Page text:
N.Z. recruitment company seeks to attract local workers

By Elizabeth Ah-Hi ,

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Key Skills Recruitment: Tauranga branch manager, Ati Aaifou-Olive (far right) with C.E.O. Bay of Plenty Rugby Union and Ministry of Education officials,  Manu Samoa players James and Lordan Lay and Liam.

Key Skills Recruitment: Tauranga branch manager, Ati Aaifou-Olive (far right) with C.E.O. Bay of Plenty Rugby Union and Ministry of Education officials, Manu Samoa players James and Lordan Lay and Liam.

The Bay of Plenty situated in the upper east coast of New Zealand is about to live up to its name because it is becoming one of the fastest growing areas in New Zealand with a noticeable influx of city slickers migrating there for job opportunities and lifestyle changes.

But it’s not just the city folks looking to establish new homes in the sleepy towns around the Bay of Plenty. The town of Tauranga is getting a large dose of Pacific flavor injected into its changing demography - particularly of the Samoan kind. 

Key Skills Recruitment is a recruiting company in New Zealand that has recently hired 100 Samoans from the quota to fill the growing demand for tradespeople in Tauranga through a programme they’ve developed called “Malaga Fou”. 

The New Zealand government announced that Tauranga will receive $230 million to build 35,000 homes and two treatment plants as part of their nationwide plan to ease housing pressures. As a result there are hundreds of skilled and unskilled jobs that need filling.

Samoan New Zealander, Ati Aaifou-Olive, whose parents come from the villages of Saoluafata and Levi, Saleimoa, is the Tauranga branch manager for Key Skills recruitment and he will be facilitating an open session here in Apia next week to attract locals who have been successful in the quota scheme. 

Aaifou-Olive has been instrumental in building the programme that will help Samoan workers migrating under the NZ – Samoa quota scheme settle into the Bay of Plenty. According to Aaifou-Olive, Samoan migrant workers typically settle in Auckland but he is hoping that Samoans will look to the rural areas of New Zealand as destinations.

“Auckland is so expensive now, there seems to be a trend with those who come on the quota, go straight to Auckland because of family but I’m not sure how our people are going to afford to get their own house there,” he said. 

“There is much more affordable housing in Bay of Plenty out in Rotorua, Whakatane, Tokoroa and some parts of Tauranga.  We want people not to fail when they get to N.Z. and our goal is to make sure they have the full support to settle them in with no financial stress.”

Mr. Aaifou-Olive has been in the recruitment business for 16 years and he and his family also swapped the city life in New Zealand for a more relaxed lifestyle in rural Tauranga. During those 16 years, he dealt with many workers from the quota scheme and heard one too many stories of the challenges they faced financially. 

These challenges not only impacted their success in New Zealand but also their ability to support their families in Samoa which is why he has worked to develop a unique work ready programme to help new Samoan migrants settle into their new surroundings.

“When I look back at all the quota people I have helped with jobs, majority of them have really come here with only the support of family, with no other pastoral care available to them. 

“We want them to connect with the wider New Zealand community to make their settlement feel like they belong to New Zealand society and be comfortable to live here.  We want show them how to do all the basics right, like paying all the bills and the services that are available to them here in NZ, basically how to live a good life in N.Z., with minimal stress.”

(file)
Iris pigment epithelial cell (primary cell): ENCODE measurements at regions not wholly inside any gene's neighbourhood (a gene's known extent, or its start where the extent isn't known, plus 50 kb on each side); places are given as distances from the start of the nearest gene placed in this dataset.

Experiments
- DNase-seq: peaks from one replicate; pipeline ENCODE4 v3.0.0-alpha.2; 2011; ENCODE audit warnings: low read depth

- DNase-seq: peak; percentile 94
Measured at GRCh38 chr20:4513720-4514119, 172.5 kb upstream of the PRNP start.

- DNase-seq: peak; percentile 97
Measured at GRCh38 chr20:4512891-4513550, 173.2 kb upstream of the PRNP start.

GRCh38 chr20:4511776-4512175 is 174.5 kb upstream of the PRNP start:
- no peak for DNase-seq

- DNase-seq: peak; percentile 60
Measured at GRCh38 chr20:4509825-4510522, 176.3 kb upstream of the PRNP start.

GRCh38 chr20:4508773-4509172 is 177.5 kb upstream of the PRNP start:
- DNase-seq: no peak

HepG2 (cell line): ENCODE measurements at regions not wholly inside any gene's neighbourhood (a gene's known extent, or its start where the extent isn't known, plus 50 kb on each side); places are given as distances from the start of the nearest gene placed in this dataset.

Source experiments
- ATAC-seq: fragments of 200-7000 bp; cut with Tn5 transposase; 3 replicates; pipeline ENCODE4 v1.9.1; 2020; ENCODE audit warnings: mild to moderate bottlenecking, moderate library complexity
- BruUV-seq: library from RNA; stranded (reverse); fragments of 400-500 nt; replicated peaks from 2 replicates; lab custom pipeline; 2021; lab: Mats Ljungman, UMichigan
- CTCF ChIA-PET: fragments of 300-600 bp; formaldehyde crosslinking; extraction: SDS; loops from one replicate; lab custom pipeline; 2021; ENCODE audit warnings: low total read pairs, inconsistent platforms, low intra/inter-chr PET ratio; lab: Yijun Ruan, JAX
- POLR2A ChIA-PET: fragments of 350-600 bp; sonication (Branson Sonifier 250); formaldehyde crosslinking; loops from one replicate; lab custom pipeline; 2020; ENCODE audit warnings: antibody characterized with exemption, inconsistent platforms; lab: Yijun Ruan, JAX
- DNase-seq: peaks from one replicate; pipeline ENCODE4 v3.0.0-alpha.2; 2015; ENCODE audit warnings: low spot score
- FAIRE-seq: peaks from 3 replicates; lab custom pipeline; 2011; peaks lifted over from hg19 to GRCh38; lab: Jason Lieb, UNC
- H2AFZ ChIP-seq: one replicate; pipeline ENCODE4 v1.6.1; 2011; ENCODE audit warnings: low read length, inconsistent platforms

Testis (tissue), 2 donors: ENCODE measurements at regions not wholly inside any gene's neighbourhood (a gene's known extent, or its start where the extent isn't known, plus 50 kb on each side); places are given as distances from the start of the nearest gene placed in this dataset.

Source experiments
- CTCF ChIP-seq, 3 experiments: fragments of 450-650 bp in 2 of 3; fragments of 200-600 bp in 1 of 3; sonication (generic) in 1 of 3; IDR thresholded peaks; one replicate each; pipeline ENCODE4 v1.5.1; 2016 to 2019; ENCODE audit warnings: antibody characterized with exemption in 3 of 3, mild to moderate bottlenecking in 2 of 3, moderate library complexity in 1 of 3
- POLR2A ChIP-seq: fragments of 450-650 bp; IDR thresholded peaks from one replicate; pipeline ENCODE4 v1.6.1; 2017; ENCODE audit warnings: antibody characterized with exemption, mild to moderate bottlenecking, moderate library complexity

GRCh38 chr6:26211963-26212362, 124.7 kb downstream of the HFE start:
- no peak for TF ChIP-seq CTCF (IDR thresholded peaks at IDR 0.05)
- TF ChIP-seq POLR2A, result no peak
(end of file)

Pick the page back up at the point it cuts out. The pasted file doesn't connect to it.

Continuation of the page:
As a first generation immigrant, Aaifou-Olive understands the struggles his parent’s generation went through and he is motivated by a desire to make things easier for future migrant Samoan families.

“What motivates me to help our people is seeing those who I have dealt with already fail in ways they should have not failed, our company have dealt with people from Asia, Europe, and the U.K. and most of them are doing well and have set up their families future for success.  I don’t see why those coming from Samoa should not be able to get ahead as well.

“I was given every opportunity to succeed here in N.Z., and that started from parents migrating here in the 70’s, it’s time for me to give our people from Samoa their opportunity to come here.  Also our people need to add value to New Zealand society as well. Businesses and sporting organization are going to benefit from the hard work our Samoan people will give to them.”

Aaifou-Olive is an active community leader in the Bay of Plenty and he has collaborated with local M.Ps, Ministry of Education, Bay of Plenty Rugby Union, local charities and local iwi to develop a settlement programme for their Samoan recruits, 

“Our goal is to sustain the settlement of Samoa workers here in Bay of plenty and partner with others to make Bay of Plenty feel like their home. Our local M.P. Simon Bridges is embracing this program ensuring Tauranga is welcoming to those migrating to our region.

Everyone who comes to the Bay of Plenty must volunteer as player or volunteer in the club in a small or big capacity. Our people will understand and build relationships with the wider community. The more connection people have the more help they get if they are in need.”

With the skills and worker shortages in the Bay of Plenty, Key Skills Recruitment is hoping to recruit Samoans from the quota scheme needed in a variety of areas such as forestry, construction, engineering, manufacturing and logistic sectors. They will be holding an open session to provide information at the Hotel Insel Fehmarn on Tuesday, 12th December from 2pm-5pm.

© Samoa Observer 2016

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